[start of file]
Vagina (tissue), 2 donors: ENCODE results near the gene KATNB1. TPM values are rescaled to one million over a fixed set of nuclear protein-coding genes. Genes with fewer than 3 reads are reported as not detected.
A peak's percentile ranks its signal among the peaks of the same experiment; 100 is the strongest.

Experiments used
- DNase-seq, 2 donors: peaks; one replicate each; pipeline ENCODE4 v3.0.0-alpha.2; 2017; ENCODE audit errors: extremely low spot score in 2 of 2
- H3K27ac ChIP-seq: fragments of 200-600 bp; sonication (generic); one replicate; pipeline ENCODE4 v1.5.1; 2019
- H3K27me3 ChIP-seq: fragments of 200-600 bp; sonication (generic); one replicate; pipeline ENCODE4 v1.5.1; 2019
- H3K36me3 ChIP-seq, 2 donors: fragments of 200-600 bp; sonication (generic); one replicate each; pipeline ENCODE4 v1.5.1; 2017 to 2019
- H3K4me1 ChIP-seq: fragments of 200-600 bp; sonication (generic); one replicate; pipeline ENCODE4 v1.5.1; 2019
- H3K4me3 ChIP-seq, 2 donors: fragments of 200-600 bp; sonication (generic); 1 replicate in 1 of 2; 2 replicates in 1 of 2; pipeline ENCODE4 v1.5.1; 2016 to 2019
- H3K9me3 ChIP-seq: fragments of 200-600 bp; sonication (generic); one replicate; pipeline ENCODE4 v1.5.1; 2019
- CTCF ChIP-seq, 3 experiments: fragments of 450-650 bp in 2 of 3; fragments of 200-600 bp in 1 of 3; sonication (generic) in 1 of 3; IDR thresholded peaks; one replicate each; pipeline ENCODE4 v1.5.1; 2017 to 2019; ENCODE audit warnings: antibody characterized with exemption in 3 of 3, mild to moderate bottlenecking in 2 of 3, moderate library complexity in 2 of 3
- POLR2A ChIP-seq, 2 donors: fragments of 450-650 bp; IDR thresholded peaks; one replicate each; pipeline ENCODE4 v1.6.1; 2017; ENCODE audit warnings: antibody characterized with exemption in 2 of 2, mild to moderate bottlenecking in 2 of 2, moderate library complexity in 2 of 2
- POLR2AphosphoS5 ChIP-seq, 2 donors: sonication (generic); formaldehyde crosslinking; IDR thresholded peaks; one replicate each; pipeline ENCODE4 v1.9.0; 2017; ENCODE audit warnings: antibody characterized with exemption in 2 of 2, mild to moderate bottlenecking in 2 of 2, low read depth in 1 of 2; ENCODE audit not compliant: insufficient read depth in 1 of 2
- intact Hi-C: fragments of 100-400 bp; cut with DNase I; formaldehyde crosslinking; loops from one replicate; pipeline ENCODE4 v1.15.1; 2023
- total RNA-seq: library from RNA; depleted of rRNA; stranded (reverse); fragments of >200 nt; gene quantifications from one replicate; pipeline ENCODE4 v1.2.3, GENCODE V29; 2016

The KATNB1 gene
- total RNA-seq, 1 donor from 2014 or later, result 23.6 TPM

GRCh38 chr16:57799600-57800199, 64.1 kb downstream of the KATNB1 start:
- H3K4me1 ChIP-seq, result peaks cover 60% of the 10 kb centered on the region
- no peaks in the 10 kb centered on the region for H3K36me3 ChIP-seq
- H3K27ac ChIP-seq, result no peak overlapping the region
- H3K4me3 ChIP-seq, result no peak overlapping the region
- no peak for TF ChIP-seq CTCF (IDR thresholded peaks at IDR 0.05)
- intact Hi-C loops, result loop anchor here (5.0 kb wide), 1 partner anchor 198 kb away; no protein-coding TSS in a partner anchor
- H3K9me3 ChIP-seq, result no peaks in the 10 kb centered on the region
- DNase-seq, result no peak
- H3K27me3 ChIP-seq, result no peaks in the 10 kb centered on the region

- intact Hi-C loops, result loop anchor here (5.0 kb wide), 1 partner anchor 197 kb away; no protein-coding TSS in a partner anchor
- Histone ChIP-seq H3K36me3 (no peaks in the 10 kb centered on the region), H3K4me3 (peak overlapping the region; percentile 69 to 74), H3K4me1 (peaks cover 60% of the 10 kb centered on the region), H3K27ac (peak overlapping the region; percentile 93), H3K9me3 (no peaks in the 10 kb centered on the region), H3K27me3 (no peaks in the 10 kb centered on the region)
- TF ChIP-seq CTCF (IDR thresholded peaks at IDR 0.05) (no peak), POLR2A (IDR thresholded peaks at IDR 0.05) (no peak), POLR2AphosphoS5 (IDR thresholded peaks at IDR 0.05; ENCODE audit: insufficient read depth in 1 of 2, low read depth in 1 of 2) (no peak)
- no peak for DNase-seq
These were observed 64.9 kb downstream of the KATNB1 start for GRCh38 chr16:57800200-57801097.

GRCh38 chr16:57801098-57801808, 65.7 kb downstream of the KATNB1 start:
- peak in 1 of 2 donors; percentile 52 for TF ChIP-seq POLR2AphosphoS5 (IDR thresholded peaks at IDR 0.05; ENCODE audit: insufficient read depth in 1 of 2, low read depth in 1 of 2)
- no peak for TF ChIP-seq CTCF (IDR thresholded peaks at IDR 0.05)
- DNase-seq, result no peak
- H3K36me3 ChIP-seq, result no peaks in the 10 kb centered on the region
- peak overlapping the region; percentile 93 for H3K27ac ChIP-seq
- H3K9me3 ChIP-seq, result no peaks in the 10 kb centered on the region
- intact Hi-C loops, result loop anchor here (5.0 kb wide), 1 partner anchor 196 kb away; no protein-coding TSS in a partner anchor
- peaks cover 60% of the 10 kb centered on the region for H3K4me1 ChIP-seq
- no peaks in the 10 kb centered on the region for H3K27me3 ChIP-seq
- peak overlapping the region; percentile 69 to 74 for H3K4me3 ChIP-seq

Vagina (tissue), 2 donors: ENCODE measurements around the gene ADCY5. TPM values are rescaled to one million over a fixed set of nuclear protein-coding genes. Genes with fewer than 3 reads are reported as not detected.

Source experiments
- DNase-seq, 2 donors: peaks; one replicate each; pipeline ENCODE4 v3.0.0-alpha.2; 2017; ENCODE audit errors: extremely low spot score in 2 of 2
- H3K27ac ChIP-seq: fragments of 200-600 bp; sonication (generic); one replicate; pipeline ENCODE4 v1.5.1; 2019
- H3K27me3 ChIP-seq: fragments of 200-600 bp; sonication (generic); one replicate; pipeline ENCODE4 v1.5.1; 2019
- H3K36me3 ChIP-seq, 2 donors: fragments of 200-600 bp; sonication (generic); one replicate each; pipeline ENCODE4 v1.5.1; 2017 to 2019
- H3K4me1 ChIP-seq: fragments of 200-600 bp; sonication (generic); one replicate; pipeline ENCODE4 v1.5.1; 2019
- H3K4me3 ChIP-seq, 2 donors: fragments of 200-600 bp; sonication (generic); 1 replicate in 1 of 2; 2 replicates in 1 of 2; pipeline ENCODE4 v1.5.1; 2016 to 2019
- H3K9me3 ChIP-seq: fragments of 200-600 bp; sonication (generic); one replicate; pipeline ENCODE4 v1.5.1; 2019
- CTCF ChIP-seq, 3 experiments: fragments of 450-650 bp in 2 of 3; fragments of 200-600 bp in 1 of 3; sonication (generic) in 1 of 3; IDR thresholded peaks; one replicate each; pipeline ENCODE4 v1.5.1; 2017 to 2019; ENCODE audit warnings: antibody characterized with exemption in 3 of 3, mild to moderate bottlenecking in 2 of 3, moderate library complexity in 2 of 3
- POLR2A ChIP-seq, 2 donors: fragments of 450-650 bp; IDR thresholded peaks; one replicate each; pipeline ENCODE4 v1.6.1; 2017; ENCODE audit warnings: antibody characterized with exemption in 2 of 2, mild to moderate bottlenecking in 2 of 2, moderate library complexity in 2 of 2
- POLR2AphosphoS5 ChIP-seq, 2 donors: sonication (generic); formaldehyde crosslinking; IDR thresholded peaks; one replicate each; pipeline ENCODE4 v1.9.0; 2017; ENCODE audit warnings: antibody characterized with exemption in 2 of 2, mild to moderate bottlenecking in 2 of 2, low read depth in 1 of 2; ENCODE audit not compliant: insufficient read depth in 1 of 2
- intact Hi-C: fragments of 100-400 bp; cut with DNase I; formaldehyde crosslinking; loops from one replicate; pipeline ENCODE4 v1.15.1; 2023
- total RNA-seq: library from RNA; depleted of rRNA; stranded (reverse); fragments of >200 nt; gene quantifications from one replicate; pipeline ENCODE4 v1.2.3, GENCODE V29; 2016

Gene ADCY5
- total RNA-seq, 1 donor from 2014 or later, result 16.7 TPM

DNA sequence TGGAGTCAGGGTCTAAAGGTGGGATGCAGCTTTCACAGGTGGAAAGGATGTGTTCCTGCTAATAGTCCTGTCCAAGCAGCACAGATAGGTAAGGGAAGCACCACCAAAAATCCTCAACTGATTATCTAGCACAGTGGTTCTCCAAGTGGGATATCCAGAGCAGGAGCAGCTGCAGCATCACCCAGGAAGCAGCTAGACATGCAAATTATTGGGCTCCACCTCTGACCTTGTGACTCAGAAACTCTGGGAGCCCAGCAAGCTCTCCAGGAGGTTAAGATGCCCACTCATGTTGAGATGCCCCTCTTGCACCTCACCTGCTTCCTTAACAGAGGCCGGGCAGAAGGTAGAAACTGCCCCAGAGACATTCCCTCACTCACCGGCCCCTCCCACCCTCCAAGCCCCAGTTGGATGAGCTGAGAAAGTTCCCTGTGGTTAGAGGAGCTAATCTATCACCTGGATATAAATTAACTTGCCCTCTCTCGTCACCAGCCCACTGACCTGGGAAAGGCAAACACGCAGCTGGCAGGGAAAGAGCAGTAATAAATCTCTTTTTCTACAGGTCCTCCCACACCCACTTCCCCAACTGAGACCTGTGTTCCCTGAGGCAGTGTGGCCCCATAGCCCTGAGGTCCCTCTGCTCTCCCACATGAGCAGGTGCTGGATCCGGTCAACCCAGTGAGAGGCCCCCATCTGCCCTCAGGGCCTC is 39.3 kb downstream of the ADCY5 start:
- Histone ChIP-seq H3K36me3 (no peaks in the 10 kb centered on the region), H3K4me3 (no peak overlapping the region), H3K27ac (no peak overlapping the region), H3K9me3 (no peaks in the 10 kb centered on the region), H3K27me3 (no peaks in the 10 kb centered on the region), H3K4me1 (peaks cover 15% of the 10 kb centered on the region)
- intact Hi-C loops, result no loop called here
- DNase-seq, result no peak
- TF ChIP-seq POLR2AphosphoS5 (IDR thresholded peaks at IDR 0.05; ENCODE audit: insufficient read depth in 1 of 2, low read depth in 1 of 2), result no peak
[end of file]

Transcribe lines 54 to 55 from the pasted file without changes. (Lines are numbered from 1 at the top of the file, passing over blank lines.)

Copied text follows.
- POLR2A ChIP-seq, 2 donors: fragments of 450-650 bp; IDR thresholded peaks; one replicate each; pipeline ENCODE4 v1.6.1; 2017; ENCODE audit warnings: antibody characterized with exemption in 2 of 2, mild to moderate bottlenecking in 2 of 2, moderate library complexity in 2 of 2
- POLR2AphosphoS5 ChIP-seq, 2 donors: sonication (generic); formaldehyde crosslinking; IDR thresholded peaks; one replicate each; pipeline ENCODE4 v1.9.0; 2017; ENCODE audit warnings: antibody characterized with exemption in 2 of 2, mild to moderate bottlenecking in 2 of 2, low read depth in 1 of 2; ENCODE audit not compliant: insufficient read depth in 1 of 2